I taught a one-week version of this course at CCA last summer, including some wonderful resources from Tracey Moore. There were exercises, improvisations, character questionnaires, research assignments, free writing and coaching. Some students learned new music, some worked on their standard repertoire. Everyone improved concentration and focus, and their understanding of character, and yes - they just sounded better. The final performances were impressive. As soon as it was over we all knew we wanted to do it again! Contact the Courthouse now to reserve your spot: 401-782-1018 or kelly@courthousearts.org

In mid November I'll be back at CCA, teaching a two-day "Broadway History For Non-Dummies" course. . . but that's another post!

 

 

Positively Perfect Pitch

It's true. I have perfect pitch. I can look at a piece of music and hear it playing in my head, in the correct key. In rehearsal you don't have to play pitches for me, because I already know where to begin. If you play a B flat on the piano, I can tell you it's B flat without peeking. If a siren is wailing I can tell you what pitch it's on.  If we're listening to music, you can ask me what key they're playing in and  I will tell you and I will be right. You can test your pitch ability, too. (I just tried it. 12/12. I've still got it.)

 

Perfect Pitch. Still a dork.

We don't know for certain what causes perfect pitch, but it may have something to do with the area of the brain that processes language -- somehow my language and my listening may have been tied very close together, so I was able to label sounds with ease. There is also probably a genetic factor -- I come from a musical family. We're not the Bachs, but we are musical. I was sitting at the piano, playing melodies by ear, at age 4. (My teenage son has always had excellent pitch accuracy. He always sings a melody in the correct key, even when he has not been given a starting pitch. But, he can't accurately name pitches out of the blue. I wonder if that skill will improve as he gets older.)

When I was little, I thought that perfect (or absolute) pitch developed from taking piano lessons, which I started at age 5. My voice teacher, Prof. Paul Hickfang, was the first to "diagnose" me, when I was 13. We met for lessons on Saturday mornings, in the choir room of his church in Linworth, Ohio. He sat at the upright piano and I stood on the opposite side. I was learning "O Mio Babbino Caro" and we had stopped to go over a phrase. He played a piano key to indicate where I should continue singing, and I asked, "You mean on the A-flat?" He stopped and looked at me. "How did you know that was an A-flat?" I said, "It just is. Doesn't everyone know that?" He smiled slowly. "No, Eden, everyone doesn't know that. But my wife does." His wife Laura Lee also has perfect pitch. He played a few random notes all over the keyboard, and I named each one instantly.

It's been very helpful in choral situations. I can provide pitches for all parts faster than you can extract your pitch pipe from your pants pocket. I can labor mightily to keep my section from going flat, by my sheer pitch-itude. I can quietly help singers find their way out of the tough spots. But sometimes they're so flat, I just have to go with 'em. (I was a pitch bitch in my earlier years, bemoaning the effort of staying in tune as the rest of the section sagged. I hope I'm nicer now.)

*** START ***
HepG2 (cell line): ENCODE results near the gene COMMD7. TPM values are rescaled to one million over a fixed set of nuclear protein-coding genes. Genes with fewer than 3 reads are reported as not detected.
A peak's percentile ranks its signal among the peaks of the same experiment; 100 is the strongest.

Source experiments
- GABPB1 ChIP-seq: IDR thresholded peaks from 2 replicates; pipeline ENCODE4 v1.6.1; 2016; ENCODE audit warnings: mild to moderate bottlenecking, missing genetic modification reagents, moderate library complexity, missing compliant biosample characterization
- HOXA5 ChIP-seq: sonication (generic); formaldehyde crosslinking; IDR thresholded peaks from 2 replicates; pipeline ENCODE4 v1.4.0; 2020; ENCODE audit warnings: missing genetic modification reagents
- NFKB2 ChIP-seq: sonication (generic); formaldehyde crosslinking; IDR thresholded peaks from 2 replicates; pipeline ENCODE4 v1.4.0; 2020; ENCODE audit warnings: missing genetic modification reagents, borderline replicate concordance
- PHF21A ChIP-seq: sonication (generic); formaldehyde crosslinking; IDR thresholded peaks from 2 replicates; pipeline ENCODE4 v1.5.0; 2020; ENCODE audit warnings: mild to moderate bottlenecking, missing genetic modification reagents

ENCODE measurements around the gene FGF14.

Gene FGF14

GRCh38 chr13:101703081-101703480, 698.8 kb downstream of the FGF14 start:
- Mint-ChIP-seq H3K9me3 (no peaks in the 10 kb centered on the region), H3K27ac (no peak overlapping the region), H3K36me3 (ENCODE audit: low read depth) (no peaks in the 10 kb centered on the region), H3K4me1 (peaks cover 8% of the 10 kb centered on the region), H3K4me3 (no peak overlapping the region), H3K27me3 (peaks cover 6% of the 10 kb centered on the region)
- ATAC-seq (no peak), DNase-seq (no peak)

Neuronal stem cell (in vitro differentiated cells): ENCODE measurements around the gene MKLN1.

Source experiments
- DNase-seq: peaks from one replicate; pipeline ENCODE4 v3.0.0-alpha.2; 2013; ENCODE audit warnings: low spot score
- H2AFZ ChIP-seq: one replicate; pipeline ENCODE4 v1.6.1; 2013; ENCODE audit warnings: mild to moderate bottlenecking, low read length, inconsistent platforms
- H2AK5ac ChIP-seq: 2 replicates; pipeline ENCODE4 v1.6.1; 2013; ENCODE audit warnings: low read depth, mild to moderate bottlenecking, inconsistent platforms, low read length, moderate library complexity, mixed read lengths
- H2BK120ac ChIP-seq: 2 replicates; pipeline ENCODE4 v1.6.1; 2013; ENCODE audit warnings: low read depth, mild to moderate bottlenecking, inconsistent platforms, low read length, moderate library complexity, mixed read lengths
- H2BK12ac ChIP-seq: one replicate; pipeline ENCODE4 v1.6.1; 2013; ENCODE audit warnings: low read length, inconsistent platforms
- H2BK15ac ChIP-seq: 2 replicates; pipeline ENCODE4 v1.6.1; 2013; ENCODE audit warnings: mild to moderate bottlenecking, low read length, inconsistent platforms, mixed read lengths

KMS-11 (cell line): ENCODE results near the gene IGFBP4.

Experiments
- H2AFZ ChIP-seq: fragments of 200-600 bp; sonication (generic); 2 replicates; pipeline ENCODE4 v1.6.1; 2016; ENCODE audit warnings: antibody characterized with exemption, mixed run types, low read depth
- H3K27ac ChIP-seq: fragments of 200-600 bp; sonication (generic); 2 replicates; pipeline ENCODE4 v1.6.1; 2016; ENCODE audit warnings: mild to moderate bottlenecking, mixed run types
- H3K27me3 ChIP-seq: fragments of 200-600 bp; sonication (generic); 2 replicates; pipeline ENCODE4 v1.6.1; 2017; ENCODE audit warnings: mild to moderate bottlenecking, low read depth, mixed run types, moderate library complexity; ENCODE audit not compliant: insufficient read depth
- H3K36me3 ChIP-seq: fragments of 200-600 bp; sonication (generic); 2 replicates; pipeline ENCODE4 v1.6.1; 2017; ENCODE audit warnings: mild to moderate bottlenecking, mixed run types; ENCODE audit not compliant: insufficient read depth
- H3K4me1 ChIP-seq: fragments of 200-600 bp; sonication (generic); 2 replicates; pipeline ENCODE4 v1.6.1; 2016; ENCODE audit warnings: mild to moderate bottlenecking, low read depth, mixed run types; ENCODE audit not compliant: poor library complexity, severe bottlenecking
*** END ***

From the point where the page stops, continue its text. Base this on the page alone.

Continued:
Absolute pitch can sometimes be a bit aggravating. Transposing on sight is difficult for me, because I "hear" the music in one key while I'm trying to sing it in another. If I have the chance, I'll write in the letter names to make sure I don't start singing the "wrong" pitches. (My freshman roomie completed music theory homework while listening to jazz on the CD player, which astonished me; I had to have silence so I could accurately "hear" the music I was reading.) Once I know a piece, it's easier to transpose.

In high school music theory class, we had a test on melodic dictation -- it's like a spelling test for musicians. We were expected to listen to a melodic line and correctly write the music on staff paper. To be helpful, Dr. Keller told us the first note was a C. He played a cassette tape with several melodic examples, that were all supposed to start on C. But . . the cassette player's batteries were almost dead, so the tape was playing slow, and the first pitch was not a C, it was a B-flat. I knew it was a B-flat. I looked up, bewildered. How was I supposed to write what I was hearing when I knew I was hearing something different than what everyone else was hearing? I looked around the room. All the heads were bowed over the papers, but John Justice was looking up, too, and shaking his head. We nodded knowingly, then just shrugged and tried to figure out how to write what was expected, instead of what we were hearing. Perfect pitch pals.

Perfect pitch affects the way I teach music theory. I understand why scales are taught as a series of half and whole steps, and I understand why Guido d'Arezzo developed solfege, but I don't need either system to secure a pitch. I know they help everyone else more than they help me, so I use them and teach them. I can quickly identify intervals. I just know when a minor 7th is a minor 7th, but I have had to search for ways to explain this to a group of kids with regular ears.